In a pamphlet by Edward Carpenter, of England, sympathy is claimed for homosexuality, on the ground that its laws are precisely those of heterosexuality, only reversed; and Raffalovich, regarding congenital inversion as a large element in human life, takes somewhat the same stand, supporting his view by quoting the high mental and moral characters of many of those figuring in the role of homosexualists. Among these, he mentions Alexander the Great, Virgil, the princes Eugene and Conde, Socrates, Pindar, Pheidias, and Epaminondas;* while the author of "PsyŚ chopathia Sexualis," referring, in his preface, to the many communications he received from "these step-children of Nature," remarks that "the majority of the writers are men of high intellectual and social position, and often possess very keen emotions."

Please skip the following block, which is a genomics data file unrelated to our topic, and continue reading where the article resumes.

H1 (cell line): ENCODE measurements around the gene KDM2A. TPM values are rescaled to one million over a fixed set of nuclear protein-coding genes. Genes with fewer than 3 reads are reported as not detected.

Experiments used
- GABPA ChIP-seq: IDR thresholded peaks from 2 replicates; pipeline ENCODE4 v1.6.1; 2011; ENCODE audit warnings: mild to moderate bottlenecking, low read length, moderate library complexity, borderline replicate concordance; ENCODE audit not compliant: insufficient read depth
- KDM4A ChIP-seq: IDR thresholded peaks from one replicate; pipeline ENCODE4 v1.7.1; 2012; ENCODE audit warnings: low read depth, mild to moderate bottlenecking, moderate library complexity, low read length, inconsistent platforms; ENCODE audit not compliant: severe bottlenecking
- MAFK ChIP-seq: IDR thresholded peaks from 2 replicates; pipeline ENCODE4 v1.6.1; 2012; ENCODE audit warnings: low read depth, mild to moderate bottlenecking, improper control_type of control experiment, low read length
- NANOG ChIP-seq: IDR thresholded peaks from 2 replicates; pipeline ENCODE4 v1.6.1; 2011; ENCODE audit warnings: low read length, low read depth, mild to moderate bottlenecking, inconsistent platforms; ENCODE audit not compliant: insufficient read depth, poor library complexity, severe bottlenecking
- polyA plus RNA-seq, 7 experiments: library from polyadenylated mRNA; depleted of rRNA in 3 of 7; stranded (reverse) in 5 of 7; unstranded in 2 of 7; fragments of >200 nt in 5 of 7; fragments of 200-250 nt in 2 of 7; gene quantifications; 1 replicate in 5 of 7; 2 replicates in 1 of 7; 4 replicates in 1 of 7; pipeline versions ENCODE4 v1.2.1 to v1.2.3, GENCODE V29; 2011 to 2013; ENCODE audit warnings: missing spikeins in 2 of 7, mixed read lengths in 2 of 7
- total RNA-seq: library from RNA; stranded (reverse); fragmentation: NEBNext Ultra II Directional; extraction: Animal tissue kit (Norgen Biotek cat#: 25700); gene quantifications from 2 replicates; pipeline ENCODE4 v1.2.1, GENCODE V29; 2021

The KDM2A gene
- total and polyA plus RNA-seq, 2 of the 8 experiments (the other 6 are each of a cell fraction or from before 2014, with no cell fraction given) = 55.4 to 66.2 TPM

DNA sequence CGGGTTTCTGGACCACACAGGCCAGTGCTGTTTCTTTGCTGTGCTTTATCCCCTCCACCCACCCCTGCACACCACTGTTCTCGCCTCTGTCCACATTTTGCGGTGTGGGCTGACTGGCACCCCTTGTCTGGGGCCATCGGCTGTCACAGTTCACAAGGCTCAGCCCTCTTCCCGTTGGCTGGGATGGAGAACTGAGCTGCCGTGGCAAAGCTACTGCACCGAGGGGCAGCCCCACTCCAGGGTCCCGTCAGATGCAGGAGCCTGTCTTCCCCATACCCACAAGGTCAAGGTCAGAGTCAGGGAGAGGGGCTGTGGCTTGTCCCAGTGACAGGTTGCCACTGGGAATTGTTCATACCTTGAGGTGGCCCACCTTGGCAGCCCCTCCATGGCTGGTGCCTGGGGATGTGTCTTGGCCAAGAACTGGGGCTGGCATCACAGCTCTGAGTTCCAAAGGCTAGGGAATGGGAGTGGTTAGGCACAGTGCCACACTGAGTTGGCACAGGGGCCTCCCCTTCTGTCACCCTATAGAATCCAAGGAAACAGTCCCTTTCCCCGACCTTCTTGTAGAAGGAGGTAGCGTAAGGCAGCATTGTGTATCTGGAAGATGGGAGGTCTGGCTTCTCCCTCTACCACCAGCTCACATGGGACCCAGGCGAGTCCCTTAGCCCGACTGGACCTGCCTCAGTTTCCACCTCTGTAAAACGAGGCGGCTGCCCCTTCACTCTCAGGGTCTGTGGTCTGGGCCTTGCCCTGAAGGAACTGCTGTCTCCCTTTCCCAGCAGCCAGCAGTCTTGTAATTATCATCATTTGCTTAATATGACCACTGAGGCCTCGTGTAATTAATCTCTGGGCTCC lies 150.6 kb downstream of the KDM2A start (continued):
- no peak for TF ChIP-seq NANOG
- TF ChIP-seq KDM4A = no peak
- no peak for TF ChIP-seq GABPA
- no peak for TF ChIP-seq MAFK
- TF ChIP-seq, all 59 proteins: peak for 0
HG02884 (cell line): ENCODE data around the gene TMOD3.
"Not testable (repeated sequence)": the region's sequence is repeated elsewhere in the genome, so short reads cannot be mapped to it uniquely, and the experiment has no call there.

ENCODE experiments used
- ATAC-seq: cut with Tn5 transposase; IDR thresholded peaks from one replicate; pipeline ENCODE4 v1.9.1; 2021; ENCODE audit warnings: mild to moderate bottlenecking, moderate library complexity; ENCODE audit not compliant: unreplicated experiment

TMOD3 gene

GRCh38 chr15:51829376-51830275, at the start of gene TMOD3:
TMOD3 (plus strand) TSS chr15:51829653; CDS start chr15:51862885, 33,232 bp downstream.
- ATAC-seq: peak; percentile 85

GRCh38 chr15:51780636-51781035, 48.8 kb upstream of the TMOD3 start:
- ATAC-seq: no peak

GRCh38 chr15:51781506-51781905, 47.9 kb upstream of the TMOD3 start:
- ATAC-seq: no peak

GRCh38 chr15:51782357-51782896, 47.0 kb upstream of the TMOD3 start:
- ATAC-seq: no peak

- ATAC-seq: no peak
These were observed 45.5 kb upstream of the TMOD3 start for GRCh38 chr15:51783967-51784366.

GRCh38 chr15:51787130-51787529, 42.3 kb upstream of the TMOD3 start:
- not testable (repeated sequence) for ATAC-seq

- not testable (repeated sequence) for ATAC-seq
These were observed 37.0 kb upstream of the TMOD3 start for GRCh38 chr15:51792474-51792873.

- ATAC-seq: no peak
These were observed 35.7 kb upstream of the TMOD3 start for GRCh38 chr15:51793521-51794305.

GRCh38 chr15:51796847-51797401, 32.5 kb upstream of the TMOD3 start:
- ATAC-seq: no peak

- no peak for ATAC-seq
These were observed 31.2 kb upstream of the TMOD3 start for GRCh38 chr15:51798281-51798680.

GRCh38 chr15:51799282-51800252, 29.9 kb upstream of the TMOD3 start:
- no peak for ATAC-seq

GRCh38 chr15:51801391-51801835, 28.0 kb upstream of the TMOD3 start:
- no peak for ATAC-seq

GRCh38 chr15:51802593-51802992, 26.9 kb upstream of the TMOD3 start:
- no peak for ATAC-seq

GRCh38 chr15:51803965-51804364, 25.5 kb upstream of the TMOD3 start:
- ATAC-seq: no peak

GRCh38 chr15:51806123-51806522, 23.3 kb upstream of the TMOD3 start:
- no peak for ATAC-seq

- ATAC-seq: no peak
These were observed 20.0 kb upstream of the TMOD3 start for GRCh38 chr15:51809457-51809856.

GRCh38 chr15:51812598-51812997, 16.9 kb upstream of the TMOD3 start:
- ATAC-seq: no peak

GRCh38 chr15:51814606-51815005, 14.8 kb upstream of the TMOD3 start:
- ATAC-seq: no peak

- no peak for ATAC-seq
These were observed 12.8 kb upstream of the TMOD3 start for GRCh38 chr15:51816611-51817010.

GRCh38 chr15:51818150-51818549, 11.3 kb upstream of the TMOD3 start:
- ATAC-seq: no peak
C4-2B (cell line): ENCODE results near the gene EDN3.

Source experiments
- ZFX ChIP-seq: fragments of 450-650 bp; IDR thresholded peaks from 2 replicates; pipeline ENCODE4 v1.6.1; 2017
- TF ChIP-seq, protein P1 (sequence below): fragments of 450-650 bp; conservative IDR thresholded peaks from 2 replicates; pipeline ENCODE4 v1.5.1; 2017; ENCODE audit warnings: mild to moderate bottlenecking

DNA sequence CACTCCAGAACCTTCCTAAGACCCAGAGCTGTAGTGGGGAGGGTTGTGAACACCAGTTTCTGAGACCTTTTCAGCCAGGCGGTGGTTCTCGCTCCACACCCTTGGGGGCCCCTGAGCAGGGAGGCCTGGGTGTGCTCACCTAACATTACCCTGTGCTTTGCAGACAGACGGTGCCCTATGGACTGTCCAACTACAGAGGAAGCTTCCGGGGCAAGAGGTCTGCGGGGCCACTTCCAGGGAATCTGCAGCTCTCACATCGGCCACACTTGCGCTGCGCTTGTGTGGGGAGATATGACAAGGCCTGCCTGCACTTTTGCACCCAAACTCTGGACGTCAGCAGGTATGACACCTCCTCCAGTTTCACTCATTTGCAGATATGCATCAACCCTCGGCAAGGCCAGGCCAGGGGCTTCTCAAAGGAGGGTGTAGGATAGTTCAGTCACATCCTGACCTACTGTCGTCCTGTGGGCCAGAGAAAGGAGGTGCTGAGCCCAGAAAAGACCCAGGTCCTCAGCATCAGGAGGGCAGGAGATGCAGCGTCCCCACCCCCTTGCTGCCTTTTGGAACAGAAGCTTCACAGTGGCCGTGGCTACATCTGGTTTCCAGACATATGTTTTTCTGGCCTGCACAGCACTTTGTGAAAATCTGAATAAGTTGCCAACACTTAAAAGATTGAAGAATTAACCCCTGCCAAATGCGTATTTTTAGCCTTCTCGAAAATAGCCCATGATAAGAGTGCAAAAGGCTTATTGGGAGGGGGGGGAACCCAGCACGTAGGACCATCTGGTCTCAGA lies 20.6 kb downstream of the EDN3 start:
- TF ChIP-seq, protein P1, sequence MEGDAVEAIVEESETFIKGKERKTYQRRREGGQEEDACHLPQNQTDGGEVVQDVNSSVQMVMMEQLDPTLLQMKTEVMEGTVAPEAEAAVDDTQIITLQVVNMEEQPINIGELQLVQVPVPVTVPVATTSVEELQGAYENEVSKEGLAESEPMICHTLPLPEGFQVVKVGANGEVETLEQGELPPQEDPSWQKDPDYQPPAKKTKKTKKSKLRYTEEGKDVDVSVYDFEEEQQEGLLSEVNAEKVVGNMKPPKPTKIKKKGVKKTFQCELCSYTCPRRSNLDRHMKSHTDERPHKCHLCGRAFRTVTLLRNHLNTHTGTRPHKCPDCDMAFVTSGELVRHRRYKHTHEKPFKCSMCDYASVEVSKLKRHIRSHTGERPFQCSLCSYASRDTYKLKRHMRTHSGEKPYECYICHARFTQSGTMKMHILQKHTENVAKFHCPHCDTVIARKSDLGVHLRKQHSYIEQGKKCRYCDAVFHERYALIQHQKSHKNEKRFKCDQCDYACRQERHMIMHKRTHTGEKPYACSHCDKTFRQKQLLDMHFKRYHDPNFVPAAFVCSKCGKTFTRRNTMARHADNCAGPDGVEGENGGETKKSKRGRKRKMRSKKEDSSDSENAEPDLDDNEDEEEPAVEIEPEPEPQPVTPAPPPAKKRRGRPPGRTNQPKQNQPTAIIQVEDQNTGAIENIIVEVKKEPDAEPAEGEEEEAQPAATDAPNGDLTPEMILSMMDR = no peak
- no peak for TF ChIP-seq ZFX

1 He would be a sorry anatomist, as I intimated at the beginning, whom aesthetic distaste for the fetor of the dissecting-room would deter from following out his course of anatomical research; and while trying to soften the repulsive features of my subject, and with no purpose of delivering a series of popular lectures on pornography. 1 am persuaded that only the unintelligent reader will see in these pages anything to outrage his sense of conventional prudery, the nauseating after-taste being inseparable from the very nature of the medicine.